Death and Taxidermy: How a Third-Generation Taxidermist Returned to His Roots
David Williamson tried to deny his fate for a long time.
As the son and grandson of professional taxidermists, Williamson was hesitant to follow in his family’s footsteps.
“I’m pretty sure I thought [taxidermy] was kind of a crude, redneck type of profession,” he said. “Maybe because my mom and dad got divorced when I was really young and my mom wasn’t a big fan of taxidermy.”
Williamson warmed up to the trade, however, when he realized he had a knack for the craft – from skinning bobcats to mounting hunting game. Nonetheless, he pursued a degree in accounting and worked as a certified public accountant for Whole Foods in Austin while honing his taxidermy skills on the side.
After years splitting his time between what he calls a normal job and a curious passion project, Williamson finally accepted fate, dropped his full-time job and now stuffs dead animals for a living.
“It is surprising that I end up exactly where I started. It makes me think a lot about life in general and how we’re all kind of born into life,” said Williamson. “I didn’t choose to be born in the ’80s and I didn’t choose to be bald and have blue eyes, but for whatever reason I came into the world and the trajectory was as a taxidermist.”
Stuffing Problems: When Taxidermy Goes Wrong
When taxidermy is done right, dead animals are given new life.
There’s some wiggle room of course, says David Williamson, a taxidermist in Austin.
“There are a lot of things in taxidermy that you can get away with that most people don’t know,” he explains. “Nobody actually knows what deer look like, so they think mounted deer looks realistic. You can look at a bobcat mount and very quickly know that it’s a bobcat.”
But when things go really wrong – anyone can tell. As with any finely-tuned craft, some artists aren’t as talented as others. Take a look at taxidermy that didn’t quite go as planned.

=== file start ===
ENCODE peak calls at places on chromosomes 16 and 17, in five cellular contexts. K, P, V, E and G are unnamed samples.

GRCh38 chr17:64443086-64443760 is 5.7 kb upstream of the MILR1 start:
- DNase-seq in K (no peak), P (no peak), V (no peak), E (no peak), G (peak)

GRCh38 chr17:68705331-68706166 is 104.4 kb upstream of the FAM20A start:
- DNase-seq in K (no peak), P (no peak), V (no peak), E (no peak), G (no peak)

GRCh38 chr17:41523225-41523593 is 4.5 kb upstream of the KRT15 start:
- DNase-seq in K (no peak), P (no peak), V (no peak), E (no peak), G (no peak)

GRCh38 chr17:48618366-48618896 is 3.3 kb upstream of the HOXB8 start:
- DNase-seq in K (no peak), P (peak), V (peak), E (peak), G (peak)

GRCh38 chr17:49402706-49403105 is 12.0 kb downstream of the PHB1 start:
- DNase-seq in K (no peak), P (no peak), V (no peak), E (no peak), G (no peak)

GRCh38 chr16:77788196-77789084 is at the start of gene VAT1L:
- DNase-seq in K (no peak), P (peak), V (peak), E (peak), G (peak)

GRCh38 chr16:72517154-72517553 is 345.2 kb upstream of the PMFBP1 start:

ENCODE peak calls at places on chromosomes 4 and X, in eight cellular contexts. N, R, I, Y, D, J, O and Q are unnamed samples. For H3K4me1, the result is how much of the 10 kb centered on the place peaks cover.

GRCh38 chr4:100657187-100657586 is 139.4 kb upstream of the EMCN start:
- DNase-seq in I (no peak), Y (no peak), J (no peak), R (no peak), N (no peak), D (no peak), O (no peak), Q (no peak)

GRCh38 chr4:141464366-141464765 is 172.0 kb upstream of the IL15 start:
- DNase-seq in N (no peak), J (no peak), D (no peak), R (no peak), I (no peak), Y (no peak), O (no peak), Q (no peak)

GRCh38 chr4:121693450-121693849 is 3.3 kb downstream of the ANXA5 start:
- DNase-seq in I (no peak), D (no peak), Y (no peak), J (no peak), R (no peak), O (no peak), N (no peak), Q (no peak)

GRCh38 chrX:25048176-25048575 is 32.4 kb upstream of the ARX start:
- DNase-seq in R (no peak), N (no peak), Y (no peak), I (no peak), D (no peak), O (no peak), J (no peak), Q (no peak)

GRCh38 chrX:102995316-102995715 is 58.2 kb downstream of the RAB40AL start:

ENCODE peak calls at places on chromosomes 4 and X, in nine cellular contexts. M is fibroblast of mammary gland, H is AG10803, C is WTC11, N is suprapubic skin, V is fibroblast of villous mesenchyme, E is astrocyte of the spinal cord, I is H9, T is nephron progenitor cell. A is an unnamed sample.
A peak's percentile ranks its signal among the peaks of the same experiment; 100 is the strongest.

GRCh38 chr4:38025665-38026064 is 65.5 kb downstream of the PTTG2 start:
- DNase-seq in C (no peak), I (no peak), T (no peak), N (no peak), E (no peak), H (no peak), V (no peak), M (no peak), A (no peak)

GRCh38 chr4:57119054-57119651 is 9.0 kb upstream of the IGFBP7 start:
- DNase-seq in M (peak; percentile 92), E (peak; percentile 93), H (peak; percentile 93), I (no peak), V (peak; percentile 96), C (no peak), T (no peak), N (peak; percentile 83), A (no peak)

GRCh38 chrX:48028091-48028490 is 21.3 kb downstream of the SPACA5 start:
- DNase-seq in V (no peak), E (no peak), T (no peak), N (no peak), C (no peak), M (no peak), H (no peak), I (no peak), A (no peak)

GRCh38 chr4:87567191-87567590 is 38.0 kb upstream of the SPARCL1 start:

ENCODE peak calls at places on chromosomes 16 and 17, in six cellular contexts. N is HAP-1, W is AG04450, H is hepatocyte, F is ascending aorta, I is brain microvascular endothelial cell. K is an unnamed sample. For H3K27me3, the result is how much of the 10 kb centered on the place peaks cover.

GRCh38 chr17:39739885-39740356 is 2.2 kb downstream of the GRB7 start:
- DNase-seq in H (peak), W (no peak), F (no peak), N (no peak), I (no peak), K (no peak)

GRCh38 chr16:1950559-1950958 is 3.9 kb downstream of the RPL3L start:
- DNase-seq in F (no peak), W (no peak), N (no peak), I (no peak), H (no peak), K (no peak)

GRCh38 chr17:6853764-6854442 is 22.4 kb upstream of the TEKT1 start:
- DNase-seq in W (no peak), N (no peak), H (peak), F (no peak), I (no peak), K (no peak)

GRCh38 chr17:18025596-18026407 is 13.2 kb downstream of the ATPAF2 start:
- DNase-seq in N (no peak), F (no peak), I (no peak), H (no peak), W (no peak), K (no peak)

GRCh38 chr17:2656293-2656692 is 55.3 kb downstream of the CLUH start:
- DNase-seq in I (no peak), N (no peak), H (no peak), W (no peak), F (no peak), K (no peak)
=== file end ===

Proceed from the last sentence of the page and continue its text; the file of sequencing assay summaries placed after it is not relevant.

The Art of the Uncanny
Although taxidermy has been around for centuries, it’s only recently that artists have been tweaking the craft. Rogue taxidermy, the pop-surrealist art of adding unconventional components to otherwise lifelike taxidermy, has recently been embraced by taxidermists around the world. A boar with wings? Check. Horse hoof heels? You bet. Here is some rogue taxidermy that succeeds in juxtaposing the bizarre and the beautiful.
Without prior experience in audio storytelling, I was a bit nervous to be a part of Next Generation Radio. Thankfully my mentor, Ashley, was as supportive as she was happy to help me flesh out all aspects of my story.
As a vegetarian, I undoubtedly picked one of the most counterintuitive careers to profile, but that was sort of the point. Part of the reason I love journalism is the ability to get up close and personal with people I never would’ve encountered in daily life.
Initially, I found David Williamson’s profession to be a bit gruesome, but I came away with a greater appreciation for the art of taxidermy and admiration for the amount of detail David puts into his craft. David’s introspection on the trajectory of his life gave heart and depth to a story that would’ve otherwise been one-dimensional.
I’ve learned more about storytelling this week than I’ve learned in the past three years as a journalism major, and I’m incredibly thankful for the hands-on experience.
This story is a part of the Next Generation Radio project, a full-scale, digital-first multimedia training project with an emphasis on “radio storytelling.” We are committed to the professional development of undergraduate and graduate students who are focused on journalism. Our projects are hosted by NPR member stations and/or the nation's journalism and communications schools.
The 2016 project at KUT can be found at nextgenradiotexas.org